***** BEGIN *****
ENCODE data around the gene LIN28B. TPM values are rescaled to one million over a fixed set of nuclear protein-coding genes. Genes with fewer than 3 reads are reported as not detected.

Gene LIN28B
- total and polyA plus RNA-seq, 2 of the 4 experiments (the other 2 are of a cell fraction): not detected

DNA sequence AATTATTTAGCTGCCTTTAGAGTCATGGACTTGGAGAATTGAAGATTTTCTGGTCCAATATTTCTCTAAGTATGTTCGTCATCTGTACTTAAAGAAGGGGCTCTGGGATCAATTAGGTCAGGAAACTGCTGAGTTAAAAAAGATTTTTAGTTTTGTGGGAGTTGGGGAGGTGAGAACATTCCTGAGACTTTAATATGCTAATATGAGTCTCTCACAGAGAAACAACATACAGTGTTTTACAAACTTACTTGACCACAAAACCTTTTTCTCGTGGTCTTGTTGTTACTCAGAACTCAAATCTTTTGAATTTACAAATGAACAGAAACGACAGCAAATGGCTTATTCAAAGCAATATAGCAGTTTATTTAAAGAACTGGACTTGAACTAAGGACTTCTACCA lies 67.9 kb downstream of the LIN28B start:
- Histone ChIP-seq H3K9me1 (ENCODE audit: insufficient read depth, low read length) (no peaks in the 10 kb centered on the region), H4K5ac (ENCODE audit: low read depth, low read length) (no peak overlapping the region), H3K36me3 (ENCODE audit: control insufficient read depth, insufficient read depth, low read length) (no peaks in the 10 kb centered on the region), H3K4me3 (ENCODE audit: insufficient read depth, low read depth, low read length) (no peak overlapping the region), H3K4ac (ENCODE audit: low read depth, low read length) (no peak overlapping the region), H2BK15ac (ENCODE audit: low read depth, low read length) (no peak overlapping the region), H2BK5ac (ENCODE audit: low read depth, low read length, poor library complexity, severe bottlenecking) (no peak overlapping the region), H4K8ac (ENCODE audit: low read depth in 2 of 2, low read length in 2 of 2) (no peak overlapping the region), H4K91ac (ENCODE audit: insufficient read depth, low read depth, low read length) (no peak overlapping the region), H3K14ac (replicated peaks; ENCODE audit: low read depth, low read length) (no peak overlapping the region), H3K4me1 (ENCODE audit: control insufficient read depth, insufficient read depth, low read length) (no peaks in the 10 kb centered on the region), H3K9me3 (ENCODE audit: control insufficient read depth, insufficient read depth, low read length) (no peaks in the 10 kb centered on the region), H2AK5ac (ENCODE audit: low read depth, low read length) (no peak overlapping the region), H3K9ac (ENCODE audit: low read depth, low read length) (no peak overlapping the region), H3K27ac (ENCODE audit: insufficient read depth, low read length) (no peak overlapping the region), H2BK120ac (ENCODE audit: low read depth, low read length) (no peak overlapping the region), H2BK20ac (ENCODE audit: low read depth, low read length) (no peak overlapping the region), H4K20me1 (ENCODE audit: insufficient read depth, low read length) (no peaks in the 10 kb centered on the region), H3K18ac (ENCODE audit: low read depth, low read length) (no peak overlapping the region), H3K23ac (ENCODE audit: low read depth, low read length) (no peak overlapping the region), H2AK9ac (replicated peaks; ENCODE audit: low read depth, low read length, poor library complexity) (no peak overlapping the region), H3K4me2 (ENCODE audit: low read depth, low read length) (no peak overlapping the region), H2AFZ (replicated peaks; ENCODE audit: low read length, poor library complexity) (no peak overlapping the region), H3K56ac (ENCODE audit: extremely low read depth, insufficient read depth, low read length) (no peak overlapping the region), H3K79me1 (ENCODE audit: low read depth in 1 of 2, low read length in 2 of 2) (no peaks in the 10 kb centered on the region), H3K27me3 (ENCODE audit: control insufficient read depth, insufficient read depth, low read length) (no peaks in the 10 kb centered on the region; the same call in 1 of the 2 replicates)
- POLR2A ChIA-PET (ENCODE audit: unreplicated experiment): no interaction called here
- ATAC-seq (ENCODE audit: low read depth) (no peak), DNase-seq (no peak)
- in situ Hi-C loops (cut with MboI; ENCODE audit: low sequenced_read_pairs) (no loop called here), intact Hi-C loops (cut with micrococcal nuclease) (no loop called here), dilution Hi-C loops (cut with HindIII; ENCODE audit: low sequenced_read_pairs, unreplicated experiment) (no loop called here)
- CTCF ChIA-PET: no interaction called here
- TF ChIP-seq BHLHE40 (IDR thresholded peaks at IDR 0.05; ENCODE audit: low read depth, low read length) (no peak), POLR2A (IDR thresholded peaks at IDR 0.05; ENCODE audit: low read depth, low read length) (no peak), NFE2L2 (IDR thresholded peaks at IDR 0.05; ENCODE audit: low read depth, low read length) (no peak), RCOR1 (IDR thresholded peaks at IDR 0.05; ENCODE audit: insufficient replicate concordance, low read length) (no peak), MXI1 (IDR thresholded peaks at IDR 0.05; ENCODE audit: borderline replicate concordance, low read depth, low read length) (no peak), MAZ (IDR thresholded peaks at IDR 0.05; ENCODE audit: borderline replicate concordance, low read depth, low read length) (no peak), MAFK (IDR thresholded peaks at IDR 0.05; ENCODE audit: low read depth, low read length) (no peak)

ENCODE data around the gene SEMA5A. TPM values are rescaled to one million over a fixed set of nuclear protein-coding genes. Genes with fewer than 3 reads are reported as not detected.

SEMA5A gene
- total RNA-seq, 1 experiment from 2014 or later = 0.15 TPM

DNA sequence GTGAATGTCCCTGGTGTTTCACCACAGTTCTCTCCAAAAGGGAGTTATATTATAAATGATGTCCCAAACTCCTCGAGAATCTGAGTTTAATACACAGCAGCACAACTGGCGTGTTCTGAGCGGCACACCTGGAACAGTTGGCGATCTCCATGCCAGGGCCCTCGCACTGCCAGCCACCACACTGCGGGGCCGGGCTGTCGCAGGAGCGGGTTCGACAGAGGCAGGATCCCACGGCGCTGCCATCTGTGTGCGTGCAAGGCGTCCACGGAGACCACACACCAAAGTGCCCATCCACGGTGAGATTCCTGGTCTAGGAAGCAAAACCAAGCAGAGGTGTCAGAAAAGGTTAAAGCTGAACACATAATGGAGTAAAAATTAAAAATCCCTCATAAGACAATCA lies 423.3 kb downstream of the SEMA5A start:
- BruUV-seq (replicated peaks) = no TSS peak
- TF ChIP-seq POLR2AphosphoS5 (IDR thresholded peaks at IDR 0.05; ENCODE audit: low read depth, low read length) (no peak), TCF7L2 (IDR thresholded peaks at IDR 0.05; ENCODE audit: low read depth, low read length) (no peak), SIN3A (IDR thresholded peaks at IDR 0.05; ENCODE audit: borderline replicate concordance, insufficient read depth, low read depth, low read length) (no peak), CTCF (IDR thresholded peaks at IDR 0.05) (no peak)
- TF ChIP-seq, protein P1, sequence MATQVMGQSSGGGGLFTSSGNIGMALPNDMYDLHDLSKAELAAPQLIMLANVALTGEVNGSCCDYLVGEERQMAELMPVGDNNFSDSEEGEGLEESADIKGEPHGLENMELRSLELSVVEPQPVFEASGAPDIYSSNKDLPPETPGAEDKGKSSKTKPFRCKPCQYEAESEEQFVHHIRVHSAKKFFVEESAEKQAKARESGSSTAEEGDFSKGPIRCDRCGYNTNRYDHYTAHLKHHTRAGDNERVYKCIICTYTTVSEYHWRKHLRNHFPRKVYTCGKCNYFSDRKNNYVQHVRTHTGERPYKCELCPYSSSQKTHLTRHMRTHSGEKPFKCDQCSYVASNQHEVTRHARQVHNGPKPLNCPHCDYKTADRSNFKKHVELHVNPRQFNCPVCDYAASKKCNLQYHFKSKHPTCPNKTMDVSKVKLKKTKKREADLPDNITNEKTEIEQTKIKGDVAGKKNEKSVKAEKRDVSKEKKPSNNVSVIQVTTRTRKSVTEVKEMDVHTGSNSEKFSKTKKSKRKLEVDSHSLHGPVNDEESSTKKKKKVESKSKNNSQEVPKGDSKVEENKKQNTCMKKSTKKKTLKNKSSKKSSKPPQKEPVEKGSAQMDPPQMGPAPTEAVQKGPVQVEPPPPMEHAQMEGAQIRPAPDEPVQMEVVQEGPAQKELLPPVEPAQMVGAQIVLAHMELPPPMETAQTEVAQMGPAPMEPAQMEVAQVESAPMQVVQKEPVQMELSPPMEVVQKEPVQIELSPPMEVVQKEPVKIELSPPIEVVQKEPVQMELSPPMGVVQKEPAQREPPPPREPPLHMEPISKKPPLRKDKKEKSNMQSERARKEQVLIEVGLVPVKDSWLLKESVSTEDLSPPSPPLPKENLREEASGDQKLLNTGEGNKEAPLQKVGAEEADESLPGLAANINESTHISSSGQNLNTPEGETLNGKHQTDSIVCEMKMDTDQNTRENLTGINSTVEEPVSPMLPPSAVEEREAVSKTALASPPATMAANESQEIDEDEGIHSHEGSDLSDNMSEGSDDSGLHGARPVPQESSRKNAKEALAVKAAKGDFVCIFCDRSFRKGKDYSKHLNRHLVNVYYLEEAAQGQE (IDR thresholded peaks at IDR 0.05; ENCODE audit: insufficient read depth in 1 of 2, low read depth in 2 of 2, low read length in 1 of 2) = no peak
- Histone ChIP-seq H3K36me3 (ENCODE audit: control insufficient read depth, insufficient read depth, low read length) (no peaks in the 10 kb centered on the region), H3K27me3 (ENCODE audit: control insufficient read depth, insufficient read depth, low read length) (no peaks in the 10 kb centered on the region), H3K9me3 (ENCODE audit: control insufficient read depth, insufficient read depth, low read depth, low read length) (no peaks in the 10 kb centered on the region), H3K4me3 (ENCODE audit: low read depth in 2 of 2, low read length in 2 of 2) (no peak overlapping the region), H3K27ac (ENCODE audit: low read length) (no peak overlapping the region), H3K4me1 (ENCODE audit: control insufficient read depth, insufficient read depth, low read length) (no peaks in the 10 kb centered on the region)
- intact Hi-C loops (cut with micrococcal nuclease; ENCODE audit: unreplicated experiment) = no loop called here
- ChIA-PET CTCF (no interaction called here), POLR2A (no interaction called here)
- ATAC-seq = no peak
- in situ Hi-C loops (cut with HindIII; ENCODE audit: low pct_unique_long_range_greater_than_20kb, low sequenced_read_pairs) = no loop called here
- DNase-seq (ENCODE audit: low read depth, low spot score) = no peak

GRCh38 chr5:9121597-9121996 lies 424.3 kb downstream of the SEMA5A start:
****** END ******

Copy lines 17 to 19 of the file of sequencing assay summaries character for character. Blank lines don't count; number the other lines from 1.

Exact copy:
- TF ChIP-seq, protein P1, sequence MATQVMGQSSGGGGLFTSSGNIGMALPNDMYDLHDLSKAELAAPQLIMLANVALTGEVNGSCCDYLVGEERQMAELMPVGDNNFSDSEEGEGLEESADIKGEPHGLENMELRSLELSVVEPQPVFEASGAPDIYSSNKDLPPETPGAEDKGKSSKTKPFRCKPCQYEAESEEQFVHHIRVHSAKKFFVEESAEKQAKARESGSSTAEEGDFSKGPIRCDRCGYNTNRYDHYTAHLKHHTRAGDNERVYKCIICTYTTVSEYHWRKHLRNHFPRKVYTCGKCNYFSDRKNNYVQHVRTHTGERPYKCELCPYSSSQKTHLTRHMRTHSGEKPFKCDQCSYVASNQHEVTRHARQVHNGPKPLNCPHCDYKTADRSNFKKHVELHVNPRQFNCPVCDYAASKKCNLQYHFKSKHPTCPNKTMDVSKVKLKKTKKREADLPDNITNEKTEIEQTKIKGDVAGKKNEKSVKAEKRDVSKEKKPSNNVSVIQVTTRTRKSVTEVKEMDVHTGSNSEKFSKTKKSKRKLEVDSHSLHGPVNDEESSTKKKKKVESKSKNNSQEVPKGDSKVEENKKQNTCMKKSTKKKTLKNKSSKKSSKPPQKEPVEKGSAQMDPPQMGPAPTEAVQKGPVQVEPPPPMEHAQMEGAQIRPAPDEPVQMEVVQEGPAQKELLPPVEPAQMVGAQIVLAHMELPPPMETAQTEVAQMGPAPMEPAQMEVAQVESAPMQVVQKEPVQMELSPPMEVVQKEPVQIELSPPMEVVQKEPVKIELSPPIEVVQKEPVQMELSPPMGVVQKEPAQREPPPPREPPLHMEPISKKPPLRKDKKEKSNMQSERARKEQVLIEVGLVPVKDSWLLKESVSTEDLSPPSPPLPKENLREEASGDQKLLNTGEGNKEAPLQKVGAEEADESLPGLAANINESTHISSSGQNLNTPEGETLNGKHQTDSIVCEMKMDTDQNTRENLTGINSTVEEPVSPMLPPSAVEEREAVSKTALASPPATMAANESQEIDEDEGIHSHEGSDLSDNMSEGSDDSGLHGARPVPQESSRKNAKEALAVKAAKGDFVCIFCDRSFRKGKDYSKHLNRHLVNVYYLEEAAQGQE (IDR thresholded peaks at IDR 0.05; ENCODE audit: insufficient read depth in 1 of 2, low read depth in 2 of 2, low read length in 1 of 2) = no peak
- Histone ChIP-seq H3K36me3 (ENCODE audit: control insufficient read depth, insufficient read depth, low read length) (no peaks in the 10 kb centered on the region), H3K27me3 (ENCODE audit: control insufficient read depth, insufficient read depth, low read length) (no peaks in the 10 kb centered on the region), H3K9me3 (ENCODE audit: control insufficient read depth, insufficient read depth, low read depth, low read length) (no peaks in the 10 kb centered on the region), H3K4me3 (ENCODE audit: low read depth in 2 of 2, low read length in 2 of 2) (no peak overlapping the region), H3K27ac (ENCODE audit: low read length) (no peak overlapping the region), H3K4me1 (ENCODE audit: control insufficient read depth, insufficient read depth, low read length) (no peaks in the 10 kb centered on the region)
- intact Hi-C loops (cut with micrococcal nuclease; ENCODE audit: unreplicated experiment) = no loop called here